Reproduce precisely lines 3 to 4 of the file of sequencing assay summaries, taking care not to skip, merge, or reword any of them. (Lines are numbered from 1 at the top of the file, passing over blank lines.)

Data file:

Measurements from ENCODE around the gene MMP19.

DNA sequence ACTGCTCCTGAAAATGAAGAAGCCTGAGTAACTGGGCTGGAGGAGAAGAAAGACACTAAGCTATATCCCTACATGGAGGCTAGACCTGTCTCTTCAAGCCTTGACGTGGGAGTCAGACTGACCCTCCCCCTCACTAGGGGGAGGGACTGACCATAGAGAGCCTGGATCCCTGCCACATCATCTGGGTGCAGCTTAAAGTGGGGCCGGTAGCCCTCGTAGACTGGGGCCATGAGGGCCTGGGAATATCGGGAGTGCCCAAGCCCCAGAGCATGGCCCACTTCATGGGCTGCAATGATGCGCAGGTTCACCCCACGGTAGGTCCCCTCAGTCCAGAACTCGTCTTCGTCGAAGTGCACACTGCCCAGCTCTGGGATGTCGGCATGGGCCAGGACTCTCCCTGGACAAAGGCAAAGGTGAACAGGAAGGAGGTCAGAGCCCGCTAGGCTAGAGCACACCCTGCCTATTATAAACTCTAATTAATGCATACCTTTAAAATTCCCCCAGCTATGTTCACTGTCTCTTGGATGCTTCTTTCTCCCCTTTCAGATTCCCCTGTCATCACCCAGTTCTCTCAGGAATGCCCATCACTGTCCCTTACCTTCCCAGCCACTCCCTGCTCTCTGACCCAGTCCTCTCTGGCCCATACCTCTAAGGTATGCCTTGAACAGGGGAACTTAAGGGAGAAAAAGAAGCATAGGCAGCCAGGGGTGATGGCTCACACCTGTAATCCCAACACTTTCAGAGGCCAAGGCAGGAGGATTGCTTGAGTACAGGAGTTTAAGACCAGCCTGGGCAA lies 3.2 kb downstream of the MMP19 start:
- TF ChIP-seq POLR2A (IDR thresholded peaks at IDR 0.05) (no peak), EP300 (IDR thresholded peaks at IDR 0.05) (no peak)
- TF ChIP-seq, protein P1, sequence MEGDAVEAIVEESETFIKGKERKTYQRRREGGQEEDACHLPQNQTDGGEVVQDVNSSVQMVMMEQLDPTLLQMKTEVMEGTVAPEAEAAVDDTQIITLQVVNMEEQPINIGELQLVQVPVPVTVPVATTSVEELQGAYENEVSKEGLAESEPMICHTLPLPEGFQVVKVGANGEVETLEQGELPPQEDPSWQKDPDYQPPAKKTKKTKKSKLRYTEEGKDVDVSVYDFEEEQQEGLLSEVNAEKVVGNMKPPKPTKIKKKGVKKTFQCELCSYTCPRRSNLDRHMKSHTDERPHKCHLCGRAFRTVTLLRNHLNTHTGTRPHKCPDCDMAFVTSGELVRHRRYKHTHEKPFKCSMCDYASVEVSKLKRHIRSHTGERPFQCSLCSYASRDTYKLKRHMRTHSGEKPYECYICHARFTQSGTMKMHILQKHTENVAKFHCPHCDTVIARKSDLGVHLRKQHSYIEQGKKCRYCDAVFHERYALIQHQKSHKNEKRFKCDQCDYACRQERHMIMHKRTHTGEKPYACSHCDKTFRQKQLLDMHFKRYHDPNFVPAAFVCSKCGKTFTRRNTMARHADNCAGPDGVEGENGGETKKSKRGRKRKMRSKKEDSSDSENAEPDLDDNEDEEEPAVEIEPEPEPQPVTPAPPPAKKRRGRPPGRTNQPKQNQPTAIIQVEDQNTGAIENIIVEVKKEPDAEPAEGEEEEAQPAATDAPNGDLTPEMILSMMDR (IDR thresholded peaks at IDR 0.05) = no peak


- TF ChIP-seq POLR2A (IDR thresholded peaks at IDR 0.05) (no peak), EP300 (IDR thresholded peaks at IDR 0.05) (no peak)
- TF ChIP-seq, protein P1, sequence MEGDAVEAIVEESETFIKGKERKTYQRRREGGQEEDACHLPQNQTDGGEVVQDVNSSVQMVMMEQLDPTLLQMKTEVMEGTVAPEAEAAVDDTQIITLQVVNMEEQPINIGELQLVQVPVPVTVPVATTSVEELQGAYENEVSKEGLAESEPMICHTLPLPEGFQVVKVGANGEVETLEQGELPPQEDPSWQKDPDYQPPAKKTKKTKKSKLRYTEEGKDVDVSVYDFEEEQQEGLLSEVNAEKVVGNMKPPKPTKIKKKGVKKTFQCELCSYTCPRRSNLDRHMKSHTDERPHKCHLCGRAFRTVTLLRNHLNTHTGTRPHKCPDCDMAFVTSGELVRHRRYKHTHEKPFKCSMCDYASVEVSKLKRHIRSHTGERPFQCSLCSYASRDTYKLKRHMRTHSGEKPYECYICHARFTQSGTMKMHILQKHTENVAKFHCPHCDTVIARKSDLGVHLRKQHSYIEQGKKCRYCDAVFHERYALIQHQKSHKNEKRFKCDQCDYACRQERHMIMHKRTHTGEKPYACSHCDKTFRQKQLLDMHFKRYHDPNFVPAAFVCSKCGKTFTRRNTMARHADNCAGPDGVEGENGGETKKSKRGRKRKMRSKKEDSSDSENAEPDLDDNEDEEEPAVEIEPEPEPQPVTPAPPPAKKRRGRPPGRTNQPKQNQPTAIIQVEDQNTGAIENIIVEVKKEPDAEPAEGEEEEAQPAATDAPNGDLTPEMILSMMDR (IDR thresholded peaks at IDR 0.05) = no peak